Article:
Thursday, September 9, 2010
Hand pain and the working writer
I came pretty close to reaching that point. Sitting and typing all day, every day, did a lot of damage to my hands, wrists and shoulders, and it took several months with a physical therapist to all but save my life.
I still experience hand pain on an almost daily basis, but I do what I can to minimize it and ensure that I can keep working as a freelance writer.
(A quick aside: Although I often use the words "carpal tunnel" to describe my pain, that's a bit of a shortcut. What I suffer from are repetitive stress injuries, but people understand "carpal tunnel" better than "RSI," so I go with that.)
Constant experimentation has helped me to come up with a few good tips to help keep my hand pain as low as possible. Hopefully these ideas can help some of you as well.
1. Posture. I found out that most of the pain in my wrists and hands actually started in my shoulders. By rounding my shoulders, I was pinching nerves that caused problems all the way down my arms. You mother was right, sit up straight. It will save you a lot of pain in the long run.
2. The right equipment. I use a split keyboard, that allows me to put my hands at a more natural angle than a regular keyboard. My desk has a keyboard tray, so I can keep my elbows at 90 degree angles. I also use a vertical mouse, which I hold as if I were about to shake someone's hand. Normal mice require you to twist the bones in your arm, which is not healthy.
(I actually have two mice hooked up to my computer so I can switch hands once in a while. I'm not quite ambidextrous, so it's not a perfect solution, but it helps.)
(I've also used non-mouse input devices like trackballs and Wacom tablets. Your mileage may vary, and I think it's worth trying them all until you find the one that works best for you.)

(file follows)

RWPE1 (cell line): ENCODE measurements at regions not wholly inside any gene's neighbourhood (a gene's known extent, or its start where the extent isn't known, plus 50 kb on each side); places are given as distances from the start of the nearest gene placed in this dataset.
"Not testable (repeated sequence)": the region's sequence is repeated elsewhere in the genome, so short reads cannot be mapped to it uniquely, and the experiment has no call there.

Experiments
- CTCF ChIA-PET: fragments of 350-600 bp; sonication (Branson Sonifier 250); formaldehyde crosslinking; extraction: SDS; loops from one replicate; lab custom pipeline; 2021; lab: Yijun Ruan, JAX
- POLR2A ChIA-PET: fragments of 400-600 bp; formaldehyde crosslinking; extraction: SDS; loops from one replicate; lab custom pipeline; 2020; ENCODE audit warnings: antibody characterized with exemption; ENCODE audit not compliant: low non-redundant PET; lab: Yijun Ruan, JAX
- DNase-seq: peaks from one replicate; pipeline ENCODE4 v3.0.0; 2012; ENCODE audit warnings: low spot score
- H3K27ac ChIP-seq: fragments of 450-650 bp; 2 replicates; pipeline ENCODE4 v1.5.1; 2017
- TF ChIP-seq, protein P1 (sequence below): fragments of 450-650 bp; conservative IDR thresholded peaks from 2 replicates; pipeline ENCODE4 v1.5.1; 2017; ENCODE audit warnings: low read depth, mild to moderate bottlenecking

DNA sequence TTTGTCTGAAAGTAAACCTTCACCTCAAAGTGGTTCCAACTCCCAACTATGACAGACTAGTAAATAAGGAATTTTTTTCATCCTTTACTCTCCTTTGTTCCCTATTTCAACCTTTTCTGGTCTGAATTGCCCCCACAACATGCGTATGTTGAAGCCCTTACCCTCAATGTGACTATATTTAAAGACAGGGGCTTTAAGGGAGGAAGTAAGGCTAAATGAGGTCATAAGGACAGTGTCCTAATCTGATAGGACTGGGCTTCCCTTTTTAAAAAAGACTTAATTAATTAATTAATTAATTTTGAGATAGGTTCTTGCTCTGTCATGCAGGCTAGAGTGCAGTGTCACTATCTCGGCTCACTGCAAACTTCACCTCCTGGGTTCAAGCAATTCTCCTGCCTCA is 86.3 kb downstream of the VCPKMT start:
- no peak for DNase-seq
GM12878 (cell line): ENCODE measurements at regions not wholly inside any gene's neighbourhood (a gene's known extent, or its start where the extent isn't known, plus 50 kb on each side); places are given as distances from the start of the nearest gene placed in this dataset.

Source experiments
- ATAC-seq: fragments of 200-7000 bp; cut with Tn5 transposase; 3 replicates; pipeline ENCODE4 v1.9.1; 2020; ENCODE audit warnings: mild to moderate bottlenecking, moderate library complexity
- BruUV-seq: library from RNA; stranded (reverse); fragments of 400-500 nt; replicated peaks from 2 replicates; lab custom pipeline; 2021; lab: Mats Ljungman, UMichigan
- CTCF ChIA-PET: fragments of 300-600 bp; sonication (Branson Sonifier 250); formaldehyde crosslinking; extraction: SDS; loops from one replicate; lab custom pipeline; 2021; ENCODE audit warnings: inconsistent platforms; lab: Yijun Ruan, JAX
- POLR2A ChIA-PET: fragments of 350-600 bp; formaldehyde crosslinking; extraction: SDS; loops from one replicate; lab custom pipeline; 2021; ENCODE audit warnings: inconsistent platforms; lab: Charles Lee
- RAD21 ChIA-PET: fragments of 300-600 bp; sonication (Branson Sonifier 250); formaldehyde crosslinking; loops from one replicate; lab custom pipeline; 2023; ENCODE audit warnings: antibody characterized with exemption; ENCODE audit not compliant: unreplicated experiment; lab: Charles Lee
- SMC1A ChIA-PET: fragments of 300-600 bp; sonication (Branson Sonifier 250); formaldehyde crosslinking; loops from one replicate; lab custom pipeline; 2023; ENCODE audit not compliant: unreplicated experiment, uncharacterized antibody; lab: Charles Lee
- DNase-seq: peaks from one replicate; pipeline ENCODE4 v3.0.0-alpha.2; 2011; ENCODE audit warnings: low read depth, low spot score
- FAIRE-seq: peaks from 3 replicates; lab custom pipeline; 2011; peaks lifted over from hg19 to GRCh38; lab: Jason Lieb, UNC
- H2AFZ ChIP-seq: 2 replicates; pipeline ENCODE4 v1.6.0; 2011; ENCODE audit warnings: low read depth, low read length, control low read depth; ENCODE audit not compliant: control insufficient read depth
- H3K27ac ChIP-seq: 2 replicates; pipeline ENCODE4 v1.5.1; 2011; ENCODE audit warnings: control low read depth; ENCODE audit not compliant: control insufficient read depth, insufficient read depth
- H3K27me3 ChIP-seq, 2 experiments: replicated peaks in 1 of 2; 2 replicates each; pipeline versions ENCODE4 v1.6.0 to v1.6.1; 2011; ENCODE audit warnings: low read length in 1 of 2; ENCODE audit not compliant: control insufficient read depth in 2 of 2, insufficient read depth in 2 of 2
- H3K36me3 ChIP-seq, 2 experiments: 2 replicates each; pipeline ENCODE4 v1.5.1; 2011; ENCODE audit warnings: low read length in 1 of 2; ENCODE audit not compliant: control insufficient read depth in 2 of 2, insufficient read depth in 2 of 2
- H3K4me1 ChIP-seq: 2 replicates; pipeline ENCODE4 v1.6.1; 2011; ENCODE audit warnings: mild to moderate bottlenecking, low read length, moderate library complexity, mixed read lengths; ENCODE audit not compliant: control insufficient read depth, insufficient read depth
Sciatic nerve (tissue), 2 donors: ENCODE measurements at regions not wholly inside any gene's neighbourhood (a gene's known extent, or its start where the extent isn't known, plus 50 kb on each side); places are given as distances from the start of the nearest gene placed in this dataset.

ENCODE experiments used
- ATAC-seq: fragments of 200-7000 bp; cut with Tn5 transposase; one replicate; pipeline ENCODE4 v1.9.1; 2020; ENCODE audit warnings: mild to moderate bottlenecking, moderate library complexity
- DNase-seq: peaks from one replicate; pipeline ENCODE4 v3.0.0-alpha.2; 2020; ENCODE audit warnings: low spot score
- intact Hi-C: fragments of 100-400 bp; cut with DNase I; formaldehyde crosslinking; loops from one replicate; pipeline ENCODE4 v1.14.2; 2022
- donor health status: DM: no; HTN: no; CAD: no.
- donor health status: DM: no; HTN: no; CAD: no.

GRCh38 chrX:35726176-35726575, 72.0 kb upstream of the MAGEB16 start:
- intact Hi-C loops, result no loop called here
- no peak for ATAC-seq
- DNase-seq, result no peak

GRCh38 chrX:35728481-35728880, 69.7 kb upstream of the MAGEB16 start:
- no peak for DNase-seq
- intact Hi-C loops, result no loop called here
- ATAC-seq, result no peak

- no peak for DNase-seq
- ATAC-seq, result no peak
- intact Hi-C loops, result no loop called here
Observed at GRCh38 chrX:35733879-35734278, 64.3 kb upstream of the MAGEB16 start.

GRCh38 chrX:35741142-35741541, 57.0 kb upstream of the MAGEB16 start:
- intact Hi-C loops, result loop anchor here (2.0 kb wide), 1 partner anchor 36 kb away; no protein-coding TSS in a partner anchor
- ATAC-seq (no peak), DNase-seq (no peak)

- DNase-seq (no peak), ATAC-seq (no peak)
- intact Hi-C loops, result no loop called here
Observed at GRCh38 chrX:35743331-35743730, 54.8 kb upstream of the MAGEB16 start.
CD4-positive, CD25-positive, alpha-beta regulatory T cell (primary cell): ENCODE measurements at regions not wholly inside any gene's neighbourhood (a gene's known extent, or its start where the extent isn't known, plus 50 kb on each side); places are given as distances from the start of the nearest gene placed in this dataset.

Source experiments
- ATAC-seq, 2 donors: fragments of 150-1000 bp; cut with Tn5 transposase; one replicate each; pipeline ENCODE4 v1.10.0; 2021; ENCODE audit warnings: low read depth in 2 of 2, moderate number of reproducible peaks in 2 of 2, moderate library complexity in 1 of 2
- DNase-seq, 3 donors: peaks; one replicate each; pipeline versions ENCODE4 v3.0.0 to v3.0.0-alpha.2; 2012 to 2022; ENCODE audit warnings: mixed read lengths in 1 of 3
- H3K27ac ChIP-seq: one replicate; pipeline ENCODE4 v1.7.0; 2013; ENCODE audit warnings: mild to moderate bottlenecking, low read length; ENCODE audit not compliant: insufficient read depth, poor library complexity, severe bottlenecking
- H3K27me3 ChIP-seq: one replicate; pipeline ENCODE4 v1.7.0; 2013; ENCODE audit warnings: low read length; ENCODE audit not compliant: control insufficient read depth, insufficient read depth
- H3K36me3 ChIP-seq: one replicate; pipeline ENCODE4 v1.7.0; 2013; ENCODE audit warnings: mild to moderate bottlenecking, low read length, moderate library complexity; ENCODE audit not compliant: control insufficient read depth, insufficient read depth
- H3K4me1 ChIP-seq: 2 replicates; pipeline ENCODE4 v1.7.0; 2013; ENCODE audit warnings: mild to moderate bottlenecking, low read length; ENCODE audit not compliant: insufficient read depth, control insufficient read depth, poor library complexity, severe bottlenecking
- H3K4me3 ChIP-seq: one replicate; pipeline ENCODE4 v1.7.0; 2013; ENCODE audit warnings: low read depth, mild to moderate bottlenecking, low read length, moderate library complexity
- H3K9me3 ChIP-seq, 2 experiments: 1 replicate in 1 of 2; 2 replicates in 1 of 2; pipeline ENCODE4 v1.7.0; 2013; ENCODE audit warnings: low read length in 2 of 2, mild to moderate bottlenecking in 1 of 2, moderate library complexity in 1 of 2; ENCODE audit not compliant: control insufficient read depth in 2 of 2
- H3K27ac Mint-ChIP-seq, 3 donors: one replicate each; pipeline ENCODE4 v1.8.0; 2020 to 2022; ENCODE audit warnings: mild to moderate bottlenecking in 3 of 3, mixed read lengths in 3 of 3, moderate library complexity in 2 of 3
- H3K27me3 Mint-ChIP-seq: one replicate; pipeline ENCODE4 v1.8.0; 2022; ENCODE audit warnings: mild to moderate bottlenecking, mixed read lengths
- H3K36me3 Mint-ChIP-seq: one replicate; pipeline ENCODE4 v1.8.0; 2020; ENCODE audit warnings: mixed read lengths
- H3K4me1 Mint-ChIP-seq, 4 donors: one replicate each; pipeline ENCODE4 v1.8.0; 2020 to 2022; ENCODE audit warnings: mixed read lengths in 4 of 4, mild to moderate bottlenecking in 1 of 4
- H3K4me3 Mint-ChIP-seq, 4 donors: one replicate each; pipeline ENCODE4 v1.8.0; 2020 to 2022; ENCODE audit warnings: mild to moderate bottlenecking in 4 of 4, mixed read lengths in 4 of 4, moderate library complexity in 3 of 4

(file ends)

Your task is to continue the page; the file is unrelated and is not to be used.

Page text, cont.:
3. Stretch. Just like exercise, it's best if you can loosen your muscles up before beginning a long period of time at the computer. A "warm down" set of exercises also helps. These exercises and stretches have been invaluable to me.
Working your core back muscles is also important. A tired back is a sagging back, which will hurt your hands.
4. Take breaks. If the writing isn't flowing, get the hell away from the computer. Don't surf the web. Get those hands off the keyboard and mouse and do something else for a while.
5. Speak. Although it doesn't always fit into my work-flow, I sometimes use voice recognition software like Dragon Naturally Speaking. It's a lifesaver.
6. Let others do the work for you. Transcribing audio interviews can be a pain (literally). Sometimes I upload the files to a company in India that will transcribe them for me for a very modest fee.
7. Work smart. I often have a story halfway written in my head before I start typing. This saves on edit time, and gives my hands a rest. I am also fairly confident in my skills, so I don't do a lot of second-guessing. My first drafts are frequently my final drafts, minus a few minor corrections.
I carry this over to my style of writing, which is fairly lean and mean. I could go more complex and flowery, but that would require more editing, so I keep it simple in the name of efficiency.
I also pick my assignments carefully. Too little pay for too much typing? Sorry, can't do it for you. Big paycheck with minimal computer time? I'm your guy.
8. Know when to quit. Right now, my fingers are beginning to ache, so I know it's time to step away from the computer and this blog entry. I could go on, but my body is telling me to stop, and I'm listening.
I hope his helps. If you have other tips, feel free to share them in the comments section!